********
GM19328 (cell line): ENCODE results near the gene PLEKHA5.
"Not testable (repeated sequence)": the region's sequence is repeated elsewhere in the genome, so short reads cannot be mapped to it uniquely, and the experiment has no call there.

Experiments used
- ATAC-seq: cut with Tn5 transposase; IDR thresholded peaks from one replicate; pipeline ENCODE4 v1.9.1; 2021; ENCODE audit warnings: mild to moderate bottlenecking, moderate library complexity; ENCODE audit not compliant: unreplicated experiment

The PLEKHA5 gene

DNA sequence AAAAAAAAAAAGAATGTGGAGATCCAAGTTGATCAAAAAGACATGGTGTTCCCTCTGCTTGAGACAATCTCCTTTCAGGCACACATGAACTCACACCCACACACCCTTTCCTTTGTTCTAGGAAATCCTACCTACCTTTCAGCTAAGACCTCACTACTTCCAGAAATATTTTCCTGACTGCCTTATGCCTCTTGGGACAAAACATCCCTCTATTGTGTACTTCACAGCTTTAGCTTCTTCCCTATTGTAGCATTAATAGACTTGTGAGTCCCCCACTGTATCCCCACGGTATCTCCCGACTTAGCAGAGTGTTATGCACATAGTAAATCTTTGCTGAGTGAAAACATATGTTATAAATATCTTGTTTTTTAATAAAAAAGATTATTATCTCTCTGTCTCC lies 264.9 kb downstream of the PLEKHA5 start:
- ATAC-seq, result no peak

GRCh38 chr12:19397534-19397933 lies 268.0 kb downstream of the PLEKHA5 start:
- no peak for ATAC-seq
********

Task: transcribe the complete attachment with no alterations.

GM19328 (cell line): ENCODE results near the gene PLEKHA5.
"Not testable (repeated sequence)": the region's sequence is repeated elsewhere in the genome, so short reads cannot be mapped to it uniquely, and the experiment has no call there.

Experiments used
- ATAC-seq: cut with Tn5 transposase; IDR thresholded peaks from one replicate; pipeline ENCODE4 v1.9.1; 2021; ENCODE audit warnings: mild to moderate bottlenecking, moderate library complexity; ENCODE audit not compliant: unreplicated experiment

The PLEKHA5 gene

DNA sequence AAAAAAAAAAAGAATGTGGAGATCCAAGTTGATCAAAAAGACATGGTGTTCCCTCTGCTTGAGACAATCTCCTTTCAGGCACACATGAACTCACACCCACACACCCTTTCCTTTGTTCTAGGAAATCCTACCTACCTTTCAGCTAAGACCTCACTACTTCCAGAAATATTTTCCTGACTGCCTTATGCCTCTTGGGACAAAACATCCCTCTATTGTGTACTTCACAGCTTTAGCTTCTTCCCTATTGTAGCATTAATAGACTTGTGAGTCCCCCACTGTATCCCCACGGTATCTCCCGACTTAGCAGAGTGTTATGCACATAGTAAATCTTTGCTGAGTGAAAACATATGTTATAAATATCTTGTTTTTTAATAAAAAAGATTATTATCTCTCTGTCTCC lies 264.9 kb downstream of the PLEKHA5 start:
- ATAC-seq, result no peak

GRCh38 chr12:19397534-19397933 lies 268.0 kb downstream of the PLEKHA5 start:
- no peak for ATAC-seq